Defendant Brian Keith Martin was found guilty of two counts of child molestation and one count of aggravated child molestation of his stepdaughter who was 12 years old at the time the acts occurred. Defendant appeals.
1. The testimony of the victim along with other evidence presented at trial was sufficient to support the conclusion that the defendant was guilty beyond a reasonable doubt. Even though defendant presented testimony in support of his defense that the victim falsely reported the crimes because she was angry with defendant for disciplining her and refusing to allow her to participate in certain activities, the weight of the evidence and credibility of witnesses is a matter for the jury. See Belcher v. State, 201 Ga. App. 139 (5) (410 SE2d 344) (1991)
2. We reject defendant's argument that the trial court erred in refusing his request to have the prospective jurors present during the striking of the jury. The record shows the defendant was afforded ample opportunity to question and observe each juror during voir dire and thus the requirements of OCGA 15-12-163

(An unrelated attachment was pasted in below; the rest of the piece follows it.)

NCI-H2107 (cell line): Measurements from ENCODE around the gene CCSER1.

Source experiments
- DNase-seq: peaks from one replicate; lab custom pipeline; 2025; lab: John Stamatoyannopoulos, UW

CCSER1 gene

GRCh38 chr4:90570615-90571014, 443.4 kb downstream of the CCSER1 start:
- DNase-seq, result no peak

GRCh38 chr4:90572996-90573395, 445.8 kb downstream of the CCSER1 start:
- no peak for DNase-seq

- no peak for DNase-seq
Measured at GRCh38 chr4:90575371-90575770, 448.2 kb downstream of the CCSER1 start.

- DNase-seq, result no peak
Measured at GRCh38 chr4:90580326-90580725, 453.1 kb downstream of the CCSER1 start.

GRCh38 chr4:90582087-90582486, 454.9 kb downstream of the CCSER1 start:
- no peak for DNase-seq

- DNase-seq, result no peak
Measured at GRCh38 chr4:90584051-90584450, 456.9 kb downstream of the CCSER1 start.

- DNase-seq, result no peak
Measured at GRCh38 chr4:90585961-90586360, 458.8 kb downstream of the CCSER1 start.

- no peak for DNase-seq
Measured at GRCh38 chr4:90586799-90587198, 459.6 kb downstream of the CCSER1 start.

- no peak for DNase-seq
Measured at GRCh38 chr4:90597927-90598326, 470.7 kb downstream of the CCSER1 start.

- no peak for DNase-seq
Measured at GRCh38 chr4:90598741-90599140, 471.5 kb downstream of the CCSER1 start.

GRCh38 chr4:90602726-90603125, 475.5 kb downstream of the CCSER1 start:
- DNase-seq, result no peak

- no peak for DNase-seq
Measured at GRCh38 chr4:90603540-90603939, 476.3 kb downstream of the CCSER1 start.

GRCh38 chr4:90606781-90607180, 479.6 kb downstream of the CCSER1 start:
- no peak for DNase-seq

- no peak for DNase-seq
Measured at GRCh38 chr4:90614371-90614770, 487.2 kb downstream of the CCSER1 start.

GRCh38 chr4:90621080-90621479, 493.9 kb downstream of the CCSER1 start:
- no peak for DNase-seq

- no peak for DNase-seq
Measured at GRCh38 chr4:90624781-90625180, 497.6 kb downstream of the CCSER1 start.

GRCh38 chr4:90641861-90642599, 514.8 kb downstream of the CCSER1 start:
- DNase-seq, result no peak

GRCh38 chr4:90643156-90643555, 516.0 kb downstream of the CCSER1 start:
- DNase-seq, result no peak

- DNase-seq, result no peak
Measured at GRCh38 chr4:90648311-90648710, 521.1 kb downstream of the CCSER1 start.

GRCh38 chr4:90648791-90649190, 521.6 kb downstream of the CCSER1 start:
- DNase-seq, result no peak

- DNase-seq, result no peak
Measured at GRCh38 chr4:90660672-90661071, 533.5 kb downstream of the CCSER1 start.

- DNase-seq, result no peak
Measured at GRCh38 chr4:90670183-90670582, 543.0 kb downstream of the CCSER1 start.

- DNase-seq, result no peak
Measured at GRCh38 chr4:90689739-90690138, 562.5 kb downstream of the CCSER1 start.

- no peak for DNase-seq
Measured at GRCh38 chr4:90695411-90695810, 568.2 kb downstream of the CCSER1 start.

3. We also reject defendant's argument that the trial court erred in permitting the State to present the audio tape recording of the victim's statement to a social worker because the social worker who recorded the statement admitted the recorder was stopped and restarted several times during the course of the interview. The social worker explained the recorder was stopped when it appeared the witness was becoming too upset to talk and was restarted every time the victim recommenced talking. For the out-of-court statement of a child under 14 to be admissible at trial the child must be available to testify and the circumstances of the statement must "provide sufficient indicia of reliability." OCGA 24-3-16